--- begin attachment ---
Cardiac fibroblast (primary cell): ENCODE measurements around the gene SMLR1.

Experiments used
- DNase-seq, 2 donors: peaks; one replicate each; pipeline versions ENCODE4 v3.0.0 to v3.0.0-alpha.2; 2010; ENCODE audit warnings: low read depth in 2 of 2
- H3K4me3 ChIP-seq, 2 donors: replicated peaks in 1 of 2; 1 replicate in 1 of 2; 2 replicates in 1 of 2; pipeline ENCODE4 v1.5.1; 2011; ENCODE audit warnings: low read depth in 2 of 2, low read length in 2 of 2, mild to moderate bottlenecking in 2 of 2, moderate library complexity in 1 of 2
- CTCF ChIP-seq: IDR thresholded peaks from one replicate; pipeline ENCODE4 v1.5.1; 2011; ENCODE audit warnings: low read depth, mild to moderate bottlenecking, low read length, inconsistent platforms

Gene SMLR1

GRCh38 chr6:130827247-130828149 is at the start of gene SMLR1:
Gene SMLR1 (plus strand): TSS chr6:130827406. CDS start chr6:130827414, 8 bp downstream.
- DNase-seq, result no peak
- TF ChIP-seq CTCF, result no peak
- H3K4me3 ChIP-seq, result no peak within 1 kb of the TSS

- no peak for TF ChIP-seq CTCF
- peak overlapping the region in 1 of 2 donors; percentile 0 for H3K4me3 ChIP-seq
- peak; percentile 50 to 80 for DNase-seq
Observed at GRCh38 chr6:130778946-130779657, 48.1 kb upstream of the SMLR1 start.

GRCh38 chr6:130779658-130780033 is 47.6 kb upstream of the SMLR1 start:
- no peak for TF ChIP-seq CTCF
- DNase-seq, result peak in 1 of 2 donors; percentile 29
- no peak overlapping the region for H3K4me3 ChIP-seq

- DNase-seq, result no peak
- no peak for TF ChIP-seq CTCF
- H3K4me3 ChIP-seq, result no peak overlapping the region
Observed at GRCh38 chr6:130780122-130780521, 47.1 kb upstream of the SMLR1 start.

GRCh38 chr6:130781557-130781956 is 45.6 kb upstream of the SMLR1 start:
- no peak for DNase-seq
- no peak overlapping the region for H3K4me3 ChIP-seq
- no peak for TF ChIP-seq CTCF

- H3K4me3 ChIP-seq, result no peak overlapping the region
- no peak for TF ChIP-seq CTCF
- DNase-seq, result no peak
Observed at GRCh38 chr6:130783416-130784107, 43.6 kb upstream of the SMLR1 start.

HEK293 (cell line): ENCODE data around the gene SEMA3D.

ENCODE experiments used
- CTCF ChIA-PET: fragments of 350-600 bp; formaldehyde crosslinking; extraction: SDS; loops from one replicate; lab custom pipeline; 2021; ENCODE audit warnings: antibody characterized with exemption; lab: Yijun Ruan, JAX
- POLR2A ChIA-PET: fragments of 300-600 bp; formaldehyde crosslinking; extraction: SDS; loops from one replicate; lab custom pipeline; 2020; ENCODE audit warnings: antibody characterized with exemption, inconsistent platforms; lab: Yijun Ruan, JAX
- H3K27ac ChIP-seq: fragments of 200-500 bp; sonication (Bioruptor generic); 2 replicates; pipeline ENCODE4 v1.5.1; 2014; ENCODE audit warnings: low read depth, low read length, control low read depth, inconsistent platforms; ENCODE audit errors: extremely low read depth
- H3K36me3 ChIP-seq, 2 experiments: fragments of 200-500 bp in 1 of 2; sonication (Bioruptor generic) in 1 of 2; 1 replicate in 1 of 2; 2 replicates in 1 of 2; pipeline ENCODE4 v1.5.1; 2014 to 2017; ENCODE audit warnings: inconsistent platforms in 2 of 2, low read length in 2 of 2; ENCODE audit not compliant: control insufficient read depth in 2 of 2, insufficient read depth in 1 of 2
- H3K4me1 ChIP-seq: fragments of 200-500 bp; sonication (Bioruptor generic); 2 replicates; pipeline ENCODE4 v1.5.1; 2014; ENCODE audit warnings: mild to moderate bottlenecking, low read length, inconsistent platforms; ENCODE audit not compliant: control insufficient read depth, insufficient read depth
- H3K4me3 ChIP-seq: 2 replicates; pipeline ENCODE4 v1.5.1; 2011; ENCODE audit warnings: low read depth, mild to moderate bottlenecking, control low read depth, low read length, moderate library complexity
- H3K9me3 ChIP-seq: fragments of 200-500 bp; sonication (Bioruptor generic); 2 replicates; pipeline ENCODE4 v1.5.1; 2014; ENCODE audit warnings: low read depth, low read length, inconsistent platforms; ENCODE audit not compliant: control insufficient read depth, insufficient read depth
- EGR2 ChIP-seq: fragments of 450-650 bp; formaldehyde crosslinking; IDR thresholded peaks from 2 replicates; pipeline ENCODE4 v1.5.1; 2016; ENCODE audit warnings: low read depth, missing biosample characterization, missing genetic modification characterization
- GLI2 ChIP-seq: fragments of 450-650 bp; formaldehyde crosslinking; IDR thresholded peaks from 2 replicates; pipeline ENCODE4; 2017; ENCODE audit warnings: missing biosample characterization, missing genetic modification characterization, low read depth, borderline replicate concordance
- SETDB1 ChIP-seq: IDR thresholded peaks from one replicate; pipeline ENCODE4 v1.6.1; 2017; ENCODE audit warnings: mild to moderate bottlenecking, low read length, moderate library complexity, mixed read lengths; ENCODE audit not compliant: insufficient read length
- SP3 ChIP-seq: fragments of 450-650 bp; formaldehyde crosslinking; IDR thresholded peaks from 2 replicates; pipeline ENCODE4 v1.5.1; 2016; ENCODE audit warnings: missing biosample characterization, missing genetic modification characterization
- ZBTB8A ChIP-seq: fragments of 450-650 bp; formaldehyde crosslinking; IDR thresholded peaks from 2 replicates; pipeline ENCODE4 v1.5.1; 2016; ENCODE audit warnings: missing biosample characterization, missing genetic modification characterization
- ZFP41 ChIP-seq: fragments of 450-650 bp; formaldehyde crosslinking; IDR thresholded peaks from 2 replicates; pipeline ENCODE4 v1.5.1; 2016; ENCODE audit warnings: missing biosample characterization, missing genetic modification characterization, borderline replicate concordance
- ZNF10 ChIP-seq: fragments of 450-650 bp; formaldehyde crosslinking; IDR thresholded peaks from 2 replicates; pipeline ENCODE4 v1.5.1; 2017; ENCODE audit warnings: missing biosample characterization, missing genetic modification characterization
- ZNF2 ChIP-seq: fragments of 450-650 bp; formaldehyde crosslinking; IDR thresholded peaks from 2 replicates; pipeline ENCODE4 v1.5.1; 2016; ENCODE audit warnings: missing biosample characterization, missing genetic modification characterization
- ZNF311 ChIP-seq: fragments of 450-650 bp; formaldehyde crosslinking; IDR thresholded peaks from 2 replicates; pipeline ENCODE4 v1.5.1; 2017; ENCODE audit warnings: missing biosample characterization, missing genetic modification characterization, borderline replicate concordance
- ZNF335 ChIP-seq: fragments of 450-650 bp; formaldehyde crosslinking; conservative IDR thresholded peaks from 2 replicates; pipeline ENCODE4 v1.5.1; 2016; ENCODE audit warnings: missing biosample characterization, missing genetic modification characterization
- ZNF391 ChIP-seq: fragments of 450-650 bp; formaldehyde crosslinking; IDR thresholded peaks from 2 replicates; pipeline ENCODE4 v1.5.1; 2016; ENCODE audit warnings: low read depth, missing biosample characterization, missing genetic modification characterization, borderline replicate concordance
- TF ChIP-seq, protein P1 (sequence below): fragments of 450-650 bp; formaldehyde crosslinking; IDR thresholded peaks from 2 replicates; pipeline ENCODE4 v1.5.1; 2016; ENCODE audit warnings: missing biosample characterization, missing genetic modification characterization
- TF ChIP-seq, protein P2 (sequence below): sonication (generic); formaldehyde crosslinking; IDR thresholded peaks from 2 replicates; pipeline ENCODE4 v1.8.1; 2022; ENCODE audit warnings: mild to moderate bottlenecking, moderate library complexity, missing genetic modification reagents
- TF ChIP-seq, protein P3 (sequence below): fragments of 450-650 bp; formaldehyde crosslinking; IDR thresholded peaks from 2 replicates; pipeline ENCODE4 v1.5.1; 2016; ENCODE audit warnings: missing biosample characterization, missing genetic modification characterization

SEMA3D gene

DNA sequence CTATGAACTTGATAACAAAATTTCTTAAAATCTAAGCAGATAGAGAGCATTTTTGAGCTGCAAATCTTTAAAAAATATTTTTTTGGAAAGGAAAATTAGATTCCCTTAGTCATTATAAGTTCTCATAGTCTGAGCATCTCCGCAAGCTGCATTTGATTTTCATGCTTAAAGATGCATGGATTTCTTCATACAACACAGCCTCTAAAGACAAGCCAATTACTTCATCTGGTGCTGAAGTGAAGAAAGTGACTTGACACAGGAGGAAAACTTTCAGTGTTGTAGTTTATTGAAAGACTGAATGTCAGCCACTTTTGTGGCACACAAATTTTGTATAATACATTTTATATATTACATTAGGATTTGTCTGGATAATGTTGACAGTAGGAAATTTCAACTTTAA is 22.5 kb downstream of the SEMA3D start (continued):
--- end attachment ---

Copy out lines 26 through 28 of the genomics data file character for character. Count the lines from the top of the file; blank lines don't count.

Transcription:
- no peak overlapping the region for H3K4me3 ChIP-seq
- no peak for TF ChIP-seq CTCF

- H3K4me3 ChIP-seq, result no peak overlapping the region